The Grand Canyon University men’s basketball team tips off its 2017-’18 season at home on Friday night vs. Florida A&M. For Dan Majerle, it will be his 5th season leading the Antelopes program. “I would like to say that I’m more patient, but that is not true. I think expectations are higher. When we first started I wanted to compete, now I expect to win every game. I don’t care who we are playing. So I push our guys just as much as I did my first year, but the expectations are a lot higher.”
In Majerle’s first 4 seasons as head coach, GCU won 81 games, the most by any school going through a Division 1 transition period. The Antelopes are now eligible for the NCAA Tournament and have been voted by coaches and media members as the preseason favorite to win the WAC conference.
“It’s exciting. We’ve had some great teams, but this is the year we are finally eligible to play in the tournament, and that is what we have been pushing for four years. The university is ready. The president is ready. The student base is ready, coaches are ready, the players are ready.
“you have to surround yourself with people who make you better, and I have been able to do that.”
It’s going to be an exciting season, and hopefully things go our way.” Majerle said. The head coach says the goals for this year are simple. “Win the WAC, win the WAC tournament, and play in the NCAA tournament our first year. That’s what we are thinking about. That is what we have thought about for four years, so it’s no secret. I told our guys the first day of practice we are here to win the WAC. We have to stay healthy. We’ve got some really good players. Last year we were nicked up a lot, so we have to have our main pieces, Josh Braun, guys like that. If they stay healthy, we will have a good shot at it.”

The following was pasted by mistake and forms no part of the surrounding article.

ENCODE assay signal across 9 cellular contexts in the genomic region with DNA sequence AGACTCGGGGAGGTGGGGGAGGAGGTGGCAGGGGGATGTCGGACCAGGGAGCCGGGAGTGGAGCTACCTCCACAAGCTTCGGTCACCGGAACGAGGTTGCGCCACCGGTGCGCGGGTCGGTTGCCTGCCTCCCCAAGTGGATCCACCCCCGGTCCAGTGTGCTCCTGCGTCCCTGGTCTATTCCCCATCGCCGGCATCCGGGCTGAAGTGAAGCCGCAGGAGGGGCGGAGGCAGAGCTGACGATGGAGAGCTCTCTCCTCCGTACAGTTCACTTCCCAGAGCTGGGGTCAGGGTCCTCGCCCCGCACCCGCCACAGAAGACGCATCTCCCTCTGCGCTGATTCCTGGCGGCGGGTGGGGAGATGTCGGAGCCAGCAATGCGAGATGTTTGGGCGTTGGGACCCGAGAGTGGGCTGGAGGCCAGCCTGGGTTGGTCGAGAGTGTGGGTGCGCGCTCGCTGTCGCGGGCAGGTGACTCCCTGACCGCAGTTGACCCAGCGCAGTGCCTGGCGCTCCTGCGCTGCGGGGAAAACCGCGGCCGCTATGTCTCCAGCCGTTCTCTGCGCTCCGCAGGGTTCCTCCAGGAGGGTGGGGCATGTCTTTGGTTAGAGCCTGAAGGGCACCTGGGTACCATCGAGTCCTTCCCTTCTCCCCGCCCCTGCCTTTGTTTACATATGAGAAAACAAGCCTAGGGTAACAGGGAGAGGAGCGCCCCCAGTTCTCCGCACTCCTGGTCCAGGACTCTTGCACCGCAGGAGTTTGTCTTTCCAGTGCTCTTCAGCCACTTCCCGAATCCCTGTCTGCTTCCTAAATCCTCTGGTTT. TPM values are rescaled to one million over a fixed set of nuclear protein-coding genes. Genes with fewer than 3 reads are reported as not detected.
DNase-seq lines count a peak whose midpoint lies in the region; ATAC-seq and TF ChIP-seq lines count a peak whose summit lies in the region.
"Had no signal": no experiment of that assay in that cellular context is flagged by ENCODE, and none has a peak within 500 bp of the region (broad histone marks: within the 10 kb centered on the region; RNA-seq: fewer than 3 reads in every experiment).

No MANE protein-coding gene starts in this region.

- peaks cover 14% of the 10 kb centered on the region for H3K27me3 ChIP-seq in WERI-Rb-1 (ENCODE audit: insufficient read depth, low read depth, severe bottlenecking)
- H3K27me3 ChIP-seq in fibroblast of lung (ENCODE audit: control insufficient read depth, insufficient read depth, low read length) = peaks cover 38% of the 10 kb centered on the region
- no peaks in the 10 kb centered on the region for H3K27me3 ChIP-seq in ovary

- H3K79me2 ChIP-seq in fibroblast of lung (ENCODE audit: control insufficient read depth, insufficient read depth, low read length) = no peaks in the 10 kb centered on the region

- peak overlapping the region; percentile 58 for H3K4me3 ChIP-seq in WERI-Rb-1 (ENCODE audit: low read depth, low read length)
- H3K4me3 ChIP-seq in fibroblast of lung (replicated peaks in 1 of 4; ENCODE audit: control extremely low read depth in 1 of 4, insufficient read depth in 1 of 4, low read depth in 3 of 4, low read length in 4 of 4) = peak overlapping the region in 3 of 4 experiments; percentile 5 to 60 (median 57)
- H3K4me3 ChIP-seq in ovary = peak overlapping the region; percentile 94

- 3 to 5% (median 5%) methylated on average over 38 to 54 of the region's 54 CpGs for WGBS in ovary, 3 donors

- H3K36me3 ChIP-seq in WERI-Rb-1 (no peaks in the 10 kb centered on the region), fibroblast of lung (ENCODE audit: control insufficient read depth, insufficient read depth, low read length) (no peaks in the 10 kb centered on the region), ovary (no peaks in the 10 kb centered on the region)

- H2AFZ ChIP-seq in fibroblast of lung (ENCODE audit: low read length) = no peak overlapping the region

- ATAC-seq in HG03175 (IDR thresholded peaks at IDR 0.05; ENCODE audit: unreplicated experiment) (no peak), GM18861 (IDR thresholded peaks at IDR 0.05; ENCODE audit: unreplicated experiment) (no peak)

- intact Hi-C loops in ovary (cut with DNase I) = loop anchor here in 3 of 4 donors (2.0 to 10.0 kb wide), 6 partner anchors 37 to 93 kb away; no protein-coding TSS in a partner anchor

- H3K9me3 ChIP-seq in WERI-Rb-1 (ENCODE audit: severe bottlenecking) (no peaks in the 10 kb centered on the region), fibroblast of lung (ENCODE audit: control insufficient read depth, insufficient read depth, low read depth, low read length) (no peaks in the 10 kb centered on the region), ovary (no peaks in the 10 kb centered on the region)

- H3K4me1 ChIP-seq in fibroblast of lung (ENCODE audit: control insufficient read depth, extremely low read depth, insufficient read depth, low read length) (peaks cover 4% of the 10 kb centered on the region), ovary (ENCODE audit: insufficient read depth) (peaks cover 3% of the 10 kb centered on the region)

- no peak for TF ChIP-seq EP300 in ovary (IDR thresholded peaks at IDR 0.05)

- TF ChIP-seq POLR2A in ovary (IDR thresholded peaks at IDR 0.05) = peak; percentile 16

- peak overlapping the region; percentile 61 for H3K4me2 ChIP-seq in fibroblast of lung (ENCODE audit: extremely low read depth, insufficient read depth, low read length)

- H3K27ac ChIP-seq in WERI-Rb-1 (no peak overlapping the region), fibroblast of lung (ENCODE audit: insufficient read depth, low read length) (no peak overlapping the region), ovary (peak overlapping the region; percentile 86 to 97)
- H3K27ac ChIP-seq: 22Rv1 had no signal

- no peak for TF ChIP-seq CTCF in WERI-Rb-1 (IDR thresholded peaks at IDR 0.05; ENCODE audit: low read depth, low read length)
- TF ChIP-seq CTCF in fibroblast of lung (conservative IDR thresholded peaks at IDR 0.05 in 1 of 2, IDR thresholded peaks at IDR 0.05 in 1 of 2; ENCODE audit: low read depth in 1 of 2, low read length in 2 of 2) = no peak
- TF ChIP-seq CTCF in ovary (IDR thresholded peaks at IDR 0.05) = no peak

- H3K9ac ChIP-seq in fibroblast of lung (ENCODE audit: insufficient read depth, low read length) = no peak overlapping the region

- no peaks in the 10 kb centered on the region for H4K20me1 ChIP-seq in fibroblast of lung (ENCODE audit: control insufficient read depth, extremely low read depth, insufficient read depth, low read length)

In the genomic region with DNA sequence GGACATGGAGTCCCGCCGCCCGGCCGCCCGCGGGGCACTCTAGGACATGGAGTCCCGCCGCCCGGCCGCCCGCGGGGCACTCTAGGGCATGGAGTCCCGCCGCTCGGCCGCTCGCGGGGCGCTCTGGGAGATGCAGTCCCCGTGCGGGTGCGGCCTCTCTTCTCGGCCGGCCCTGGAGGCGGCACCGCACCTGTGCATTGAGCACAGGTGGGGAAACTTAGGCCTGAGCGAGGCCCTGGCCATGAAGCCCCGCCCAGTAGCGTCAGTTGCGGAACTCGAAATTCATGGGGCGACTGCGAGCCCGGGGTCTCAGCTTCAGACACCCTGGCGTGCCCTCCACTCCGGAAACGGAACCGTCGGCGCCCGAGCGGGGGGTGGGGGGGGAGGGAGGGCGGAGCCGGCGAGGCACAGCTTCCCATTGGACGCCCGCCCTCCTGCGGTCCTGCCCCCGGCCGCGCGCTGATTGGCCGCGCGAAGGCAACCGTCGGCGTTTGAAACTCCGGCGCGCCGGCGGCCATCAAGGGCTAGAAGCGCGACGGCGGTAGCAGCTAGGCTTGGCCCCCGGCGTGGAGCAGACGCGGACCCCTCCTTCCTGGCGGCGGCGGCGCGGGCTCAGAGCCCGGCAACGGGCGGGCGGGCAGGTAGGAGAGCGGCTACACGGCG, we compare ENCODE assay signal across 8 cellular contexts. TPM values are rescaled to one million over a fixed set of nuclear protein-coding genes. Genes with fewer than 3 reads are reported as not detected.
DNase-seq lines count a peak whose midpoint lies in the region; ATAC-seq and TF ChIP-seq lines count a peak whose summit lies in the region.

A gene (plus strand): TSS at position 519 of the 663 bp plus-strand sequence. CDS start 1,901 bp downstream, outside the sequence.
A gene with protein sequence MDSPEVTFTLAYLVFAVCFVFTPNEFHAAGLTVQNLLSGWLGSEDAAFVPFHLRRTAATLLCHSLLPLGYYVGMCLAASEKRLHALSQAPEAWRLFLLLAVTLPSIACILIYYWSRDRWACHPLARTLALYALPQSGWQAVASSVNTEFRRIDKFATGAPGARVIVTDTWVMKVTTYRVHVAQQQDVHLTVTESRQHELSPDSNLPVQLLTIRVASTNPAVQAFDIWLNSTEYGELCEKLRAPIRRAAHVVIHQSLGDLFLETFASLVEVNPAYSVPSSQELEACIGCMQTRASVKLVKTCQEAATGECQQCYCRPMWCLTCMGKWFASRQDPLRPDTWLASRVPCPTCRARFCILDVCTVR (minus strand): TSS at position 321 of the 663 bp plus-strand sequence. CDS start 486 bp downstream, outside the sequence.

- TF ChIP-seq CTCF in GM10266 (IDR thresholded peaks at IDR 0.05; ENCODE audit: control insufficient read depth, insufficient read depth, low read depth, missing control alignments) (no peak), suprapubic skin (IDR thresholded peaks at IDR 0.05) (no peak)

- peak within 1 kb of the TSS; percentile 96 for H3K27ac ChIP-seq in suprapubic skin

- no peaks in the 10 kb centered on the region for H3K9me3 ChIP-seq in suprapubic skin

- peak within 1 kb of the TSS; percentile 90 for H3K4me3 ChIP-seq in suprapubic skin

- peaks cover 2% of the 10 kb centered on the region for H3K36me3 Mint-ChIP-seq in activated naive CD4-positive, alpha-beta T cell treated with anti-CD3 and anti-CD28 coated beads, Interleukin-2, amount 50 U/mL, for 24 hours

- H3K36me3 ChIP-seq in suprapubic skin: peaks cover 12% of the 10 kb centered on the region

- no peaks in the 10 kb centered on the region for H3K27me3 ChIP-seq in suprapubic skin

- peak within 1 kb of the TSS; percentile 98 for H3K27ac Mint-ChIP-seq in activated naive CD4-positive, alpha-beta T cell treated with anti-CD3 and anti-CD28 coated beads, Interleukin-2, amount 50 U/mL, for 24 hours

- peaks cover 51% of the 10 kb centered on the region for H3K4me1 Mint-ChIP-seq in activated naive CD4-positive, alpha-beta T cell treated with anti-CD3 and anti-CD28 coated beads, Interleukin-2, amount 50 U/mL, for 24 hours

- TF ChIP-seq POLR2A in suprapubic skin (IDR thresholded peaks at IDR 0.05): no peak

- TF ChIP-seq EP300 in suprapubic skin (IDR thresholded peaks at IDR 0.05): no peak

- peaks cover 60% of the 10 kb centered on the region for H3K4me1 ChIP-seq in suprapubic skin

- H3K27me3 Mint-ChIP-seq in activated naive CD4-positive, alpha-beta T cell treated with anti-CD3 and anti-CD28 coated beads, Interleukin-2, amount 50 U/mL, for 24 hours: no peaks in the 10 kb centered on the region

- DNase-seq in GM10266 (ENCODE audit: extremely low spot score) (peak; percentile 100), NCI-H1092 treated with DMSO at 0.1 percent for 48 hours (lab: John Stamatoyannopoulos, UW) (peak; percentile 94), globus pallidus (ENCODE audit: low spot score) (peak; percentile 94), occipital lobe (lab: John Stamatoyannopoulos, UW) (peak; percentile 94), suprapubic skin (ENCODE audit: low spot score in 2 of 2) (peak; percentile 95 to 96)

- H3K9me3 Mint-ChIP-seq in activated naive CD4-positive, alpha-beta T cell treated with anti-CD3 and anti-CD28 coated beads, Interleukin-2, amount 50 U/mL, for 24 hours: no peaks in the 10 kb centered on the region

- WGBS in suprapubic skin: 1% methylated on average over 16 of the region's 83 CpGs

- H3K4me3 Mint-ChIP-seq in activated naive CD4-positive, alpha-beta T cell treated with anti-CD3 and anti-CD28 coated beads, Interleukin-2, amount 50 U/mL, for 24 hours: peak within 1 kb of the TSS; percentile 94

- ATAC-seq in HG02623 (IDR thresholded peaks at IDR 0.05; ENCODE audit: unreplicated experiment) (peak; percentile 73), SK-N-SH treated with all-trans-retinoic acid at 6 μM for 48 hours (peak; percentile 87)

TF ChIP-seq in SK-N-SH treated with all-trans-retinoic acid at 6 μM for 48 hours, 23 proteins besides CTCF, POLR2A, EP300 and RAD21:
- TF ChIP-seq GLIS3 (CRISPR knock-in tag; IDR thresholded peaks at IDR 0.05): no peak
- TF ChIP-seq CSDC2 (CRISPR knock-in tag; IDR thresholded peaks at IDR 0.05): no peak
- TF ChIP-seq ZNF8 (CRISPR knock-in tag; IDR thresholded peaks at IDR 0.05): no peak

For Majerle, these last four years have been a rewarding experience. “Fulfilling. It’s been a lot harder than I thought it would be. A lot more work than I thought it would be, but I love it. So it doesn’t seem like work. I really love working with these young kids, watching them mature as they grow. It’s come together quick. It really has, and it’s because we have a whole university behind what we are trying to do. We are able to get good student-athletes to come play for us. They know that we care, and the backing of President Brian Mueller and Mr. Jerry Colangelo, and all of those things, have made it really quick. I would say faster than expected.”
As Majerle has watched his players mature and grow, he has evolved himself over the past few seasons. “I knew I was very impatient. I knew I was a driven guy. I knew I expected excellence from my players. The one thing I really have learned, and I have known for a long time, is that you have to surround yourself with people who make you better, and I have been able to do that. Especially with the coaching staff that I have. They cover up my weaknesses and help us get a lot better.”
— Shane Dale (@ShaneDaleABC15) November 3, 2017
Majerle has had an indelible impact at Grand Canyon in a short amount of time, but his presence has been felt in Arizona since 1988 when he was drafted by the Phoenix Suns. The GCU head coach’s contributions to the Valley of the Sun earned him an induction into the Arizona Sports Hall of Fame last week.
“It’s a great honor. I’ve spent almost 30 years here. I’ve done a lot of different things playing, coaching, broadcasting, opening restaurants. I have really enjoyed my time here. To be inducted into the Arizona Sports Hall of Fame, it’s a great honor. It’s something you don’t think about, but when you get that call, and sit down and think about it, it’s pretty cool. I love Phoenix. I love Arizona. For them to reciprocate the way they have has been great.” Majerle said.
The Antelopes head coach is now hoping to add another milestone to his already impressive resume, and take part in March Madness. “It would be the biggest party the GCU campus has ever had. I said it takes a whole university to make a good team, not just for basketball, but all of the sporting programs at GCU. So if we were to make the tournament, it would be a sight to behold.”